The research conducted for this project studied the impact of growing up as a denizen TCK, utilising a sequential mixed methods approach. A survey was conducted which was answered by eighty-three respondents who hail from nineteen countries, a majority of whom hold South Asian passports. Analysis of the results highlighted a number of themes: Dubai as home, identity confusion, the advantages of Dubai’s multicultural environment, and the disadvantages of the lack of a route to naturalisation and racism. Further research was conducted, in the form of semi-structured interviews. Four female TCKs who grew up in Dubai were interviewed. The themes that recurred were that of the impact of Dubai on identity and belonging, and the effect of repatriation to one’s passport country. This critical exploration of the Dubai TCK experience informed the redrafting of the creative project, its recurring themes guiding the process and sharpening the stories.
Universty of Southampton
Jahan, Aiysha
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Jahan, Aiysha
c552dbf8-6c47-4b44-ab12-8797c7eeca20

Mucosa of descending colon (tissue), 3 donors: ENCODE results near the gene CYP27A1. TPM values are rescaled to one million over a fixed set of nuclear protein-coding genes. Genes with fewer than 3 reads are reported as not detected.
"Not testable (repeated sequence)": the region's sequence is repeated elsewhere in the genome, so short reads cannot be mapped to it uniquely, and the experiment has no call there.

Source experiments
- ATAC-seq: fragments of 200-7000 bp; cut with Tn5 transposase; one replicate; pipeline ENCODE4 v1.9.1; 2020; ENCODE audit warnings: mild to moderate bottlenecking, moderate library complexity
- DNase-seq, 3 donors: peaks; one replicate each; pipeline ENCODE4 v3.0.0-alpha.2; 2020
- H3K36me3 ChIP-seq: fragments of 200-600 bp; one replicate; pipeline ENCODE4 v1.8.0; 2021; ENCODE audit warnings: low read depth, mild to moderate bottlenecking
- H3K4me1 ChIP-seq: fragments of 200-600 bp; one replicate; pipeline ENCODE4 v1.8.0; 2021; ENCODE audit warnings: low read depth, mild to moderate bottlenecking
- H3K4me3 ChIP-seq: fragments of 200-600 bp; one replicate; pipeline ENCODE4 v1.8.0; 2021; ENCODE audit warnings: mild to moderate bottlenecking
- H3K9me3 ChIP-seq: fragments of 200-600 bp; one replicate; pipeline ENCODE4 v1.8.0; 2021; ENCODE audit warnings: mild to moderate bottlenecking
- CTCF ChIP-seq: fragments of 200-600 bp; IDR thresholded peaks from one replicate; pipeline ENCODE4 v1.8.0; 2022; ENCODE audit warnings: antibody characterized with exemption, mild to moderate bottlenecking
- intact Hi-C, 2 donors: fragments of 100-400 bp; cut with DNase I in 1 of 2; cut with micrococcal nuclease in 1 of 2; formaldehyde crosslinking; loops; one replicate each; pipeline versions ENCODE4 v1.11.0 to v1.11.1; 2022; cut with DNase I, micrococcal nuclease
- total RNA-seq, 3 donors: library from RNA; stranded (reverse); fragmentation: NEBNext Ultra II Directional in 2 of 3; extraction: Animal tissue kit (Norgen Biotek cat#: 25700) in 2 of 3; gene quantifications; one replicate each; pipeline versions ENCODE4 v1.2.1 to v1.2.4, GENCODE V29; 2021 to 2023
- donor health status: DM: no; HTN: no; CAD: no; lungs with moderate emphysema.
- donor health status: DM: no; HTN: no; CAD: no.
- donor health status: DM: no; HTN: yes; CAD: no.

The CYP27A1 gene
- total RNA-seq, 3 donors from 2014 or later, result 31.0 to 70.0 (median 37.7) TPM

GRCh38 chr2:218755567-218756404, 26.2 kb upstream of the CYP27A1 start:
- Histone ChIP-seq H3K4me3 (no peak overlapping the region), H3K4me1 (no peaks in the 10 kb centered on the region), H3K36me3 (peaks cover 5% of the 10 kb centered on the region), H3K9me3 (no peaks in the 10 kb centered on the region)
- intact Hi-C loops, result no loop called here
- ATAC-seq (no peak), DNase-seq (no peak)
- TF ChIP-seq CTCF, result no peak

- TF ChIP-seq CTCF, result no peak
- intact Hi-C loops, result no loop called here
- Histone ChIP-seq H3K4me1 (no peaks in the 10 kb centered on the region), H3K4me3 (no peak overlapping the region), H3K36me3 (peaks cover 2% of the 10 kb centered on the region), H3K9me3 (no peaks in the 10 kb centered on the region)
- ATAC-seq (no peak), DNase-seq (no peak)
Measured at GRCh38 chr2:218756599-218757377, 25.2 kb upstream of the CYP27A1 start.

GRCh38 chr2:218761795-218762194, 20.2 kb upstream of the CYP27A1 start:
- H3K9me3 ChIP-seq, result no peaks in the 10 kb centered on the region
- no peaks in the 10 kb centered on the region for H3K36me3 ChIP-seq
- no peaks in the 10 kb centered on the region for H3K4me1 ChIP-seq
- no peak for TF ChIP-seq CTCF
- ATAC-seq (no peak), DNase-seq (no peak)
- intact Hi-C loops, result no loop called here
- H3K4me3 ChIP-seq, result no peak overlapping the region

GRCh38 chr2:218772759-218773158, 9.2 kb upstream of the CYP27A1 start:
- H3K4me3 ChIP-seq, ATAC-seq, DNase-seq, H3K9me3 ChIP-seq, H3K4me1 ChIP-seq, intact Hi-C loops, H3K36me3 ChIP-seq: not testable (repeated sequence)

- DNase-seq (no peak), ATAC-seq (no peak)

May, William
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Burns, Carole
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Jahan, Aiysha (2016) I cast no shadow: a creative and critical exploration of Dubai’s South Asian denizen TCK experience. University of Southampton, Doctoral Thesis, 218pp.

Record type: Thesis (Doctoral)

Abstract

Dubai Calling and other Stories (Part 1) is a collection of twelve fictional short stories inspired by the experience of growing up as non-Emirati in Dubai, United Arab Emirates (UAE). It features both male and female protagonists, all of whom hail from the countries of South Asia. The stories portray the everyday lives of these individuals, emphasising the impact of living long term in a place they cannot legally call a permanent home.